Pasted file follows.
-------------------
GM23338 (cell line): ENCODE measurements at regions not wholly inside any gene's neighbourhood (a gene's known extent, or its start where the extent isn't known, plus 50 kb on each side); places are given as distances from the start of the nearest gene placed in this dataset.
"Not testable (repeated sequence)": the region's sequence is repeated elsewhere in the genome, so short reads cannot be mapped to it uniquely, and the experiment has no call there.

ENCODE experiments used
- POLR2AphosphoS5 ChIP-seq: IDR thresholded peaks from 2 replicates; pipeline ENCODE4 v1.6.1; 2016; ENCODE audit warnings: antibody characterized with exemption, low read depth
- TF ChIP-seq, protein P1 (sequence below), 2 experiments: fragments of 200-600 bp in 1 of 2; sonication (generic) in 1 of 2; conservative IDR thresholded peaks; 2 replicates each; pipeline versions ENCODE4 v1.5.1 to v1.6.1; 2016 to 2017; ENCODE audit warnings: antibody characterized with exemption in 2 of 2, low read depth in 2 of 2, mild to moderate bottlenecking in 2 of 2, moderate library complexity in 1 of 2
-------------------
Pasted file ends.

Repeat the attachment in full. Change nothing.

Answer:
GM23338 (cell line): ENCODE measurements at regions not wholly inside any gene's neighbourhood (a gene's known extent, or its start where the extent isn't known, plus 50 kb on each side); places are given as distances from the start of the nearest gene placed in this dataset.
"Not testable (repeated sequence)": the region's sequence is repeated elsewhere in the genome, so short reads cannot be mapped to it uniquely, and the experiment has no call there.

ENCODE experiments used
- POLR2AphosphoS5 ChIP-seq: IDR thresholded peaks from 2 replicates; pipeline ENCODE4 v1.6.1; 2016; ENCODE audit warnings: antibody characterized with exemption, low read depth
- TF ChIP-seq, protein P1 (sequence below), 2 experiments: fragments of 200-600 bp in 1 of 2; sonication (generic) in 1 of 2; conservative IDR thresholded peaks; 2 replicates each; pipeline versions ENCODE4 v1.5.1 to v1.6.1; 2016 to 2017; ENCODE audit warnings: antibody characterized with exemption in 2 of 2, low read depth in 2 of 2, mild to moderate bottlenecking in 2 of 2, moderate library complexity in 1 of 2